This is the same old car that appears in the preceding image. I simply lowered my camera to stress the play of light across the body from the glass brick window, and use color to characterize the beauty of its reflection. The reflected object is a yellow house that is partially visible through a glass brick window. My choice of shady white balance turns the reflection coppery. The curved fender and the chrome handle and lock add automotive context to the glowing light on the body of the car.
Sunset, Kerala Backwaters, India, 2008
I caught the reflection of the setting sun on the traditional ornamental bow of a Kerala houseboat. I show very little of the hull, as I allow the golden panels of reflected light to symbolize the Keralan culture on their own.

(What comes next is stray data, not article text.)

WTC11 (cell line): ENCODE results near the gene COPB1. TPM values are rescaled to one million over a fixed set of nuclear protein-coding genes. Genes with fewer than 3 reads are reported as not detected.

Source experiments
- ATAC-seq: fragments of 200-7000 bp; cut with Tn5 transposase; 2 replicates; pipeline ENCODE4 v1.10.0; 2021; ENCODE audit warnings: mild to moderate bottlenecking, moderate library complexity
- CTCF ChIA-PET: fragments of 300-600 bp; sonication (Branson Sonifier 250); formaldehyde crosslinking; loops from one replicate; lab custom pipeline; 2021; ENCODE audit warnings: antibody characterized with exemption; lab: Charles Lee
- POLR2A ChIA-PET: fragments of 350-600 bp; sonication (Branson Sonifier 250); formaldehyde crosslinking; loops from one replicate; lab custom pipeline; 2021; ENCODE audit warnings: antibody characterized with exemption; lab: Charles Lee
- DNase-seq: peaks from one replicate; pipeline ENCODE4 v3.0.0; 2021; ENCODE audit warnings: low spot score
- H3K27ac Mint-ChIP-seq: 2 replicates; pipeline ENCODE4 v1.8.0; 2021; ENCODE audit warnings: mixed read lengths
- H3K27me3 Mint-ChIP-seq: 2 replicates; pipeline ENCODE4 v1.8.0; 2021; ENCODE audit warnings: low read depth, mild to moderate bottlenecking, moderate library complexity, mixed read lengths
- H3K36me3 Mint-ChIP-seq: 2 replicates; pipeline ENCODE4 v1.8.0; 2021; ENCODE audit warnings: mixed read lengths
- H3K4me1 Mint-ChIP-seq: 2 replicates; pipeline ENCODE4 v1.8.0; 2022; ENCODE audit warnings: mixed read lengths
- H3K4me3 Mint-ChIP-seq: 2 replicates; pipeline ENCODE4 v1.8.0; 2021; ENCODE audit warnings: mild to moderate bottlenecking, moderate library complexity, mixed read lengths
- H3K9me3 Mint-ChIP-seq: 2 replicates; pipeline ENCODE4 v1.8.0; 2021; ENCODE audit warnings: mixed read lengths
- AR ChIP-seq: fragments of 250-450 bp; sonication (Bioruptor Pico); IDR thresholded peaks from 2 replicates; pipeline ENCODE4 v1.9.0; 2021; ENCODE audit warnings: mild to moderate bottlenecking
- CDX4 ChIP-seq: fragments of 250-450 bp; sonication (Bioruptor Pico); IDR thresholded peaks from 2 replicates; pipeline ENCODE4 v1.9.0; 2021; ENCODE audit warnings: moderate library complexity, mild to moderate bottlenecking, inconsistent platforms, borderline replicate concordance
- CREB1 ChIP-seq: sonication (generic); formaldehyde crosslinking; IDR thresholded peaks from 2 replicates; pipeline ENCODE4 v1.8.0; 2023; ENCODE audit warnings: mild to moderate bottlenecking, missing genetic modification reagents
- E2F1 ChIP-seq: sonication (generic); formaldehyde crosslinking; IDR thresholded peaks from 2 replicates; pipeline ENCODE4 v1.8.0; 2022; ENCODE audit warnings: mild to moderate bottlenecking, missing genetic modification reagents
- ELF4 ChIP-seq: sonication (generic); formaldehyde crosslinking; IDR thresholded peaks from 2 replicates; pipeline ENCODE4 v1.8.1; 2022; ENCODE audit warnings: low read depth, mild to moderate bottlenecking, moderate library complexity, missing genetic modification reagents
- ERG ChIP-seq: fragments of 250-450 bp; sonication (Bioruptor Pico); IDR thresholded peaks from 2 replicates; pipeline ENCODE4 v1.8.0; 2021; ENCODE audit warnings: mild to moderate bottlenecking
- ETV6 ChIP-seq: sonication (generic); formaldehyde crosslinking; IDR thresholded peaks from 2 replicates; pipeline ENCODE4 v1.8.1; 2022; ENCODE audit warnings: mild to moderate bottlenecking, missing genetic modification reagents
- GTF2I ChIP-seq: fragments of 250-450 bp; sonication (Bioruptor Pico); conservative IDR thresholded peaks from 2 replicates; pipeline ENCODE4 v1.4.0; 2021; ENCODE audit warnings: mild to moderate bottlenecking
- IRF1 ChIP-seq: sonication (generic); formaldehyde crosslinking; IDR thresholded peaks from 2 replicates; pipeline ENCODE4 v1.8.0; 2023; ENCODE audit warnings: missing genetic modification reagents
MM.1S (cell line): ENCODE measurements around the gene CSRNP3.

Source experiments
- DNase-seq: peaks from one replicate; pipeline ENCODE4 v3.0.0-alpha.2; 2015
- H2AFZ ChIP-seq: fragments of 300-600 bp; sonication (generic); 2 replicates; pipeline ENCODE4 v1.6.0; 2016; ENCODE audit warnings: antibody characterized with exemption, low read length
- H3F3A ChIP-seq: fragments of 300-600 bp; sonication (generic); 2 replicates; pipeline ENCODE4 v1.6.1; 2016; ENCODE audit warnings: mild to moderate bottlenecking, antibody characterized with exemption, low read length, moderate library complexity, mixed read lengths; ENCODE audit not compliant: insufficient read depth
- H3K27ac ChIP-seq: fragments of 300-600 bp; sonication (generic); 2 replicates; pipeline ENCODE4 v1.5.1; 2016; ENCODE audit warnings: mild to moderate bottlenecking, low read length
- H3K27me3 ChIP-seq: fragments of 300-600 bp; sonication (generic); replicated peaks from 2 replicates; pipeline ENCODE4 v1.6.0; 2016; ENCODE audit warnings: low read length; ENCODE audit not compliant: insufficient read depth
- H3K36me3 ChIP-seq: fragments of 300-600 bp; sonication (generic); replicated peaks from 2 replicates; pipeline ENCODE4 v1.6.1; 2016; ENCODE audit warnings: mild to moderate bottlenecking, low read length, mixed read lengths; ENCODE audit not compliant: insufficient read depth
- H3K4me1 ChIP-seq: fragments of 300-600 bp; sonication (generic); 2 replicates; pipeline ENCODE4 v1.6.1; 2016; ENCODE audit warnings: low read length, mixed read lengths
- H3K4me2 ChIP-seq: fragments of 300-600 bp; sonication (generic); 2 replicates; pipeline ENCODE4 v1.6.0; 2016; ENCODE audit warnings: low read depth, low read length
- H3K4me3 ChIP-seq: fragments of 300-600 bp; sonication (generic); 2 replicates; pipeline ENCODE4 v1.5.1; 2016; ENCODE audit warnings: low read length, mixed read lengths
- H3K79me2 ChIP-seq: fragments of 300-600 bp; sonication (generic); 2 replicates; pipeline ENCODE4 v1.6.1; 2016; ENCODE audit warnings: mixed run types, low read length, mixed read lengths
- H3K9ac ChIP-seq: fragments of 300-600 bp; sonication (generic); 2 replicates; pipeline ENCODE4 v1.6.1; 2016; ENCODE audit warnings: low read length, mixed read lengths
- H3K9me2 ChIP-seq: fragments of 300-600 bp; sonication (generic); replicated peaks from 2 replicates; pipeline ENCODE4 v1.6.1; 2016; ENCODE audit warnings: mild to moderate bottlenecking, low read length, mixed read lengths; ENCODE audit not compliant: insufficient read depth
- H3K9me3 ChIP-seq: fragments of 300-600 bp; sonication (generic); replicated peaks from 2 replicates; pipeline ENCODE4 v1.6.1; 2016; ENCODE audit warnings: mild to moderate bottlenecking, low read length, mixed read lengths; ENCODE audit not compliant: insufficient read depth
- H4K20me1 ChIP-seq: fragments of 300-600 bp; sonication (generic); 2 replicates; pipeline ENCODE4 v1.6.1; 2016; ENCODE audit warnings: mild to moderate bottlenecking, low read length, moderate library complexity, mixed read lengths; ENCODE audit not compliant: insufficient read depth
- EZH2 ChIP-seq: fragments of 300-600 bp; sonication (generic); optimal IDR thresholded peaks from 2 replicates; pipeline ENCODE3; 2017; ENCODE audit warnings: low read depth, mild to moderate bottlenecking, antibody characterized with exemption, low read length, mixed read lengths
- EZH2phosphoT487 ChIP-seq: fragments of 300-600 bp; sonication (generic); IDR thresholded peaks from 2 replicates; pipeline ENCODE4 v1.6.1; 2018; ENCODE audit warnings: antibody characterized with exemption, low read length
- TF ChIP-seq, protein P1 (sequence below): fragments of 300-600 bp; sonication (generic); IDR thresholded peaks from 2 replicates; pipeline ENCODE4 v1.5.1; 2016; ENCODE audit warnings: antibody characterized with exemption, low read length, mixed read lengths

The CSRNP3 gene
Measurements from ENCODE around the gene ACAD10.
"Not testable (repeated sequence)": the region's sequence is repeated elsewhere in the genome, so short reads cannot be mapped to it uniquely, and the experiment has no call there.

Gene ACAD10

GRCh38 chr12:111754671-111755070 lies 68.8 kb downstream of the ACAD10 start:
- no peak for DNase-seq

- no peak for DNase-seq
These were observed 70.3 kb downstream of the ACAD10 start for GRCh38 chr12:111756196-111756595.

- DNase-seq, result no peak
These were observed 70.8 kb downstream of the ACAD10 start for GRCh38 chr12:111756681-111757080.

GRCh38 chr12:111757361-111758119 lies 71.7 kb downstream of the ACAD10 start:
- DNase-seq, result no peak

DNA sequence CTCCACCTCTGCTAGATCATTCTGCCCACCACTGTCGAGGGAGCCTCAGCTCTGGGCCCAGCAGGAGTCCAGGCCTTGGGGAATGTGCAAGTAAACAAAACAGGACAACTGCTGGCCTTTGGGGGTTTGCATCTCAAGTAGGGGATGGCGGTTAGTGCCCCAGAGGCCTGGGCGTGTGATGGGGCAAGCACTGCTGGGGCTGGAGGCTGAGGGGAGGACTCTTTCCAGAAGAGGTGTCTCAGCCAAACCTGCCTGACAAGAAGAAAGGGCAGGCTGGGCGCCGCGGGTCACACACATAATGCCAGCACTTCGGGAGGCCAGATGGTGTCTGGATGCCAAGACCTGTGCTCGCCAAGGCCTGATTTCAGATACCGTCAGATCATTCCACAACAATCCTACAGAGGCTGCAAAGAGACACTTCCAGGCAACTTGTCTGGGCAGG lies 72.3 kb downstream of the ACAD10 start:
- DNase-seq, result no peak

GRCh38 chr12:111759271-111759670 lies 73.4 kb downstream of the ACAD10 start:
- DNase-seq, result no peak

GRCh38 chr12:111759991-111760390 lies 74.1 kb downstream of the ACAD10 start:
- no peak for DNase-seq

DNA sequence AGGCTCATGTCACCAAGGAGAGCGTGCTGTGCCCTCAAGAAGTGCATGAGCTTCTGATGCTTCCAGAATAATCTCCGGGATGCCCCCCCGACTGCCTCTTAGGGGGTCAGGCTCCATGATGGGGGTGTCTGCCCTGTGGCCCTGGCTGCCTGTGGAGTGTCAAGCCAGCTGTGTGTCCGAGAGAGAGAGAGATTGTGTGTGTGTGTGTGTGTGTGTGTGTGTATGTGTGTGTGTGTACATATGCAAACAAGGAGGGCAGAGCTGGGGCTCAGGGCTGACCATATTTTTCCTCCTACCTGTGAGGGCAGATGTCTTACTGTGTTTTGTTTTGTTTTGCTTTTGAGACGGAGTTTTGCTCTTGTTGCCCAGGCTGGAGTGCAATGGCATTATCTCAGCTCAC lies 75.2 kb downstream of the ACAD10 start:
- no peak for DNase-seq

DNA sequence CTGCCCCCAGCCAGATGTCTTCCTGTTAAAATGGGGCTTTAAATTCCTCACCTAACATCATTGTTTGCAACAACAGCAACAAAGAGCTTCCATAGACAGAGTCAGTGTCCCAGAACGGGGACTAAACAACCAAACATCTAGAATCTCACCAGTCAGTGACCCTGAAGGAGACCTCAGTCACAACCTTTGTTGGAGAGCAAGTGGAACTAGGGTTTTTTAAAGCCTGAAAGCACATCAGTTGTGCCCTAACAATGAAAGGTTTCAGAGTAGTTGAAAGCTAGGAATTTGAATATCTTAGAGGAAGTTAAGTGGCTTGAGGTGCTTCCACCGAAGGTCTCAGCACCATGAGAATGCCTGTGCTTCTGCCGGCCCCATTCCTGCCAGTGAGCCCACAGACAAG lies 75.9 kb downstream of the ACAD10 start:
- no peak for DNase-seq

Impromptu dance, Delhi, India, 2008
These children were at play on a marble terrace surrounding a Hindu temple. It was late in the day and the reflection of the sun on the marble was blinding. I abstract the children by backlighting them and cropping most of them out of the frame. What they leave behind is pure exuberance.
Cormorant, Kerala Backwaters, India, 2008
We saw thousands of Cormorants on these waters. This one is drying its wings. The abstracting power of the reflection here is as important as the bird on the stick. It makes the image shimmer in green and copper, leaving the cormorant alone with nature.
Vanishing sunset, Phnom Penh, Cambodia, 2008